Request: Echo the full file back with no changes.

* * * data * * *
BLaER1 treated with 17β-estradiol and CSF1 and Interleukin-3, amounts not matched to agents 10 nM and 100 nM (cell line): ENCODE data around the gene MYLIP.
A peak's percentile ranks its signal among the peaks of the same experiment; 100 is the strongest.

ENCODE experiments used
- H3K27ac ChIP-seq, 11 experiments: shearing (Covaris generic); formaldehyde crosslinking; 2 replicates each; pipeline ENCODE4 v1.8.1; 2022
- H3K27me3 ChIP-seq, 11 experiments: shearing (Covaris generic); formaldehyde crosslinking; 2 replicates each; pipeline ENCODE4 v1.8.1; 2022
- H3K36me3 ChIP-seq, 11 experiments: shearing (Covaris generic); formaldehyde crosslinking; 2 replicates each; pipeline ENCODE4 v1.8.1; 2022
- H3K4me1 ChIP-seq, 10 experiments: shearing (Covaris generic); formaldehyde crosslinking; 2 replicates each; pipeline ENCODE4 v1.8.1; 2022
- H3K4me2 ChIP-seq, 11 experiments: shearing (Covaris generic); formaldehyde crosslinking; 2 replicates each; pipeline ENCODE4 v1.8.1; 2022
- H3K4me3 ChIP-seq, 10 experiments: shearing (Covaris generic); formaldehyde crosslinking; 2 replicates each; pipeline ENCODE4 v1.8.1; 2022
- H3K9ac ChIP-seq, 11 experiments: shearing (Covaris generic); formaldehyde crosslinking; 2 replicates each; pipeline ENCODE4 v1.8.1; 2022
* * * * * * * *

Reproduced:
BLaER1 treated with 17β-estradiol and CSF1 and Interleukin-3, amounts not matched to agents 10 nM and 100 nM (cell line): ENCODE data around the gene MYLIP.
A peak's percentile ranks its signal among the peaks of the same experiment; 100 is the strongest.

ENCODE experiments used
- H3K27ac ChIP-seq, 11 experiments: shearing (Covaris generic); formaldehyde crosslinking; 2 replicates each; pipeline ENCODE4 v1.8.1; 2022
- H3K27me3 ChIP-seq, 11 experiments: shearing (Covaris generic); formaldehyde crosslinking; 2 replicates each; pipeline ENCODE4 v1.8.1; 2022
- H3K36me3 ChIP-seq, 11 experiments: shearing (Covaris generic); formaldehyde crosslinking; 2 replicates each; pipeline ENCODE4 v1.8.1; 2022
- H3K4me1 ChIP-seq, 10 experiments: shearing (Covaris generic); formaldehyde crosslinking; 2 replicates each; pipeline ENCODE4 v1.8.1; 2022
- H3K4me2 ChIP-seq, 11 experiments: shearing (Covaris generic); formaldehyde crosslinking; 2 replicates each; pipeline ENCODE4 v1.8.1; 2022
- H3K4me3 ChIP-seq, 10 experiments: shearing (Covaris generic); formaldehyde crosslinking; 2 replicates each; pipeline ENCODE4 v1.8.1; 2022
- H3K9ac ChIP-seq, 11 experiments: shearing (Covaris generic); formaldehyde crosslinking; 2 replicates each; pipeline ENCODE4 v1.8.1; 2022